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    How often do we think about our http sessions implementation? I mean, do you know, how your currently used sessions-related code will behave when sessions number in your database will grow up to millions (or, even, hundreds of millions) of records? This is one of the things we do not think about. But if you’ll think about it, you’ll notice, that 99% of your session-related operations are read-only and 99% of your sessions writes are not needed. Almost all your sessions table records have the same information: session_id and serialized empty session in the data field.

    Looking at this sessions-related situation we have created really simple (and, at the same time, really useful for large Rails projects) plugin, which replaces ActiveRecord-based session store and makes sessions much more effective. Below you can find some information about implementation details

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    Sun acquires MySQL
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    This morning, Sun Microsystems announced plans to acquire MySQL AB (http://www.mysql.com/news-and-events/press-release/release_2008_03.html).

    After all the industry speculation about MySQL being a “hot 2008 IPO”, this probably takes most of us by surprise — users, community members, customers, partners, and employees. And for all of these stakeholders, it may take some time to digest what this means. Depending on one’s relationship to MySQL, the immediate reaction upon hearing the news may be a mixture of various feelings, including excitement, pride, disbelief and satisfaction, but also anxiety.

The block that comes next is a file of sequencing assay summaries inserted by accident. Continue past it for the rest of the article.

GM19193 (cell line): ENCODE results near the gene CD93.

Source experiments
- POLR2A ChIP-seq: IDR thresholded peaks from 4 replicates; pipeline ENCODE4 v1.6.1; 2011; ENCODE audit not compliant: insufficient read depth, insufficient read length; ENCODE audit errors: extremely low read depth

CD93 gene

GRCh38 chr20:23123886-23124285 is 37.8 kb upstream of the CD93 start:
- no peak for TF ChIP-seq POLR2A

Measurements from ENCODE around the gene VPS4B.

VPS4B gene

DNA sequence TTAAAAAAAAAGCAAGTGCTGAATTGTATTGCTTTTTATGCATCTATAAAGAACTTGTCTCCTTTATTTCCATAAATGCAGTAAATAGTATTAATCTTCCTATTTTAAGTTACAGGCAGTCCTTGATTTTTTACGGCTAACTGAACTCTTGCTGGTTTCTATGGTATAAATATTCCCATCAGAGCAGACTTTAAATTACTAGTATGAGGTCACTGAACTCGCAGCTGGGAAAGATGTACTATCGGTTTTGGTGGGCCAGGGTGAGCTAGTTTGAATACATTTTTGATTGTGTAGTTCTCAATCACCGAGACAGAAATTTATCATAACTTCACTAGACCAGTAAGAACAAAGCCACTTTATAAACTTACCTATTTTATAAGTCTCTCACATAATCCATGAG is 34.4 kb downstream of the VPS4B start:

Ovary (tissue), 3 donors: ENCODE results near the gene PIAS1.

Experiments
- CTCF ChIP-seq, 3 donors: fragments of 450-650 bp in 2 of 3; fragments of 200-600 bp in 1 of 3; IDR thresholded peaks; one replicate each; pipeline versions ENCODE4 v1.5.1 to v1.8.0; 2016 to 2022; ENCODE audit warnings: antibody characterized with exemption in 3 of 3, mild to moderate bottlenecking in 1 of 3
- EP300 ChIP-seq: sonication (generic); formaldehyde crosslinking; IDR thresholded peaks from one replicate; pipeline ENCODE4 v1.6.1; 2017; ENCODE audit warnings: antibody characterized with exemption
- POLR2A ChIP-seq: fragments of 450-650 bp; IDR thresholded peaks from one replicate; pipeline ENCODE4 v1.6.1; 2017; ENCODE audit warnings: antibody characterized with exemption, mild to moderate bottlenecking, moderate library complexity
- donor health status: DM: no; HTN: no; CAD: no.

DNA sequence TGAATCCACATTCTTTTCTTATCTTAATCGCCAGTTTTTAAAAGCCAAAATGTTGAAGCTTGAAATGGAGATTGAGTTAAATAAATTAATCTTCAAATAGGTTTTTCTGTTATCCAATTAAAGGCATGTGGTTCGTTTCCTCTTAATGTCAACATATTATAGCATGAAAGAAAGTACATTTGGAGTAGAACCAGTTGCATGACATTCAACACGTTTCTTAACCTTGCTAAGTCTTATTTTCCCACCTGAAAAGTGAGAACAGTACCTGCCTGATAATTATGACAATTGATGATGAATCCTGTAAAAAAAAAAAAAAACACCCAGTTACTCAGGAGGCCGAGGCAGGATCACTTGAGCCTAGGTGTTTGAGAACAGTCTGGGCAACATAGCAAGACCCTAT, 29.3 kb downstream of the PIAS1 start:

Being part of the group planning this announcement for the last

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    Navigating categories within my blog
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    With 130 entries in the “MySQL” category and no MySQL-related subcategories, my blog had become impossible to search and navigate easily.

    And thus I created a number of new categories for the MySQL entries within my blog. They’re listed in the left navigation bar, below the months, as well as below:

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    Ruby on Rails 2.0 Released
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    Ruby on Rails 2.0 was released last week, It’s done!, David Heinemeier Hansson notes.

    Ruby on Rails has come a long way since Lenz Grimmer’s interview with DHH in February 2006.

    Browsing DHH’s blog, I find snippets (bolding mine) like

    Piggy-backing off the new drive for resources are a number of simplifications for controller and view methods that deal with URLs.

    As you might have gathered, Action Pack in Rails 2.0 is all about getting closer with HTTP and all its glory.

    We?ve also made it much easier to

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    Rails, Stored Procedures, Migrations, Mysql 5+ and … Trouble!
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    This is a tale about Ruby On Rails, custom stored procedures for MySql 5 (http://www.mysql.com/) and how Rails 1.2.3 is not only opinionated against stored procedures but also actually incompatible with creating and sometimes calling (mysql) stored procedures. The tales does not end with a truly happy ending but some “hacks” are mentioned that I have found useful.

    Background
    The rails framework developers, being of the opinion that complexity is best located in the code and not in the database, does not advocate using stored procedures as a abstraction layer between the database and the application. Instead dynamic sql generated from RoR code is used. For typical application databases, this approach works very well indeed.

    Examples where the traditional rails way


      [Read more...]
    Showing entries 1 to 18